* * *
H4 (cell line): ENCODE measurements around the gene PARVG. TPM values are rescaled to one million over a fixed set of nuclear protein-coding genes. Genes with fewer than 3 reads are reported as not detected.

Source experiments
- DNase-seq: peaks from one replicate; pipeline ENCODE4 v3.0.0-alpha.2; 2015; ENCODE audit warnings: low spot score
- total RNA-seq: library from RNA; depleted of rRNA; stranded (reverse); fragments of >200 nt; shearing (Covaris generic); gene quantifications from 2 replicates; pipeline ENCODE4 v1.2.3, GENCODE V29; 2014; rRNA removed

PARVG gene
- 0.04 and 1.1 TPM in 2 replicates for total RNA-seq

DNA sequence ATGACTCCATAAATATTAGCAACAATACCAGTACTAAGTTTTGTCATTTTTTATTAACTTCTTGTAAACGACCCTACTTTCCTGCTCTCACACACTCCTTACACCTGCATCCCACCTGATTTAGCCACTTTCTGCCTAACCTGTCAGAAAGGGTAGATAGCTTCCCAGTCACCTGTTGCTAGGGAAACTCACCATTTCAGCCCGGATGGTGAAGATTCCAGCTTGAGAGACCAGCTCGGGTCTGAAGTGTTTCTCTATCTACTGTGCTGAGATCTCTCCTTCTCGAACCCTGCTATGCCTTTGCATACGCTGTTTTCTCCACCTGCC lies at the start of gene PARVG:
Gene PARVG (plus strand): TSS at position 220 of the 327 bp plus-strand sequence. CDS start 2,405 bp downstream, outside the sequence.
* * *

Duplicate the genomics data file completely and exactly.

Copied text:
H4 (cell line): ENCODE measurements around the gene PARVG. TPM values are rescaled to one million over a fixed set of nuclear protein-coding genes. Genes with fewer than 3 reads are reported as not detected.

Source experiments
- DNase-seq: peaks from one replicate; pipeline ENCODE4 v3.0.0-alpha.2; 2015; ENCODE audit warnings: low spot score
- total RNA-seq: library from RNA; depleted of rRNA; stranded (reverse); fragments of >200 nt; shearing (Covaris generic); gene quantifications from 2 replicates; pipeline ENCODE4 v1.2.3, GENCODE V29; 2014; rRNA removed

PARVG gene
- 0.04 and 1.1 TPM in 2 replicates for total RNA-seq

DNA sequence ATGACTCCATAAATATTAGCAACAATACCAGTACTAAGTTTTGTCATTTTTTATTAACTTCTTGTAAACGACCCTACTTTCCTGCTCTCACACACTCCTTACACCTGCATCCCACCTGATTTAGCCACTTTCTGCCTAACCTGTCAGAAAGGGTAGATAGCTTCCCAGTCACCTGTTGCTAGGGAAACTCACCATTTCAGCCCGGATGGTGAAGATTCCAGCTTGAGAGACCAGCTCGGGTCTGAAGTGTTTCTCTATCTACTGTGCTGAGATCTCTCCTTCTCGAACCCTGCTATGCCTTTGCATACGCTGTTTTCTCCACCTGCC lies at the start of gene PARVG:
Gene PARVG (plus strand): TSS at position 220 of the 327 bp plus-strand sequence. CDS start 2,405 bp downstream, outside the sequence.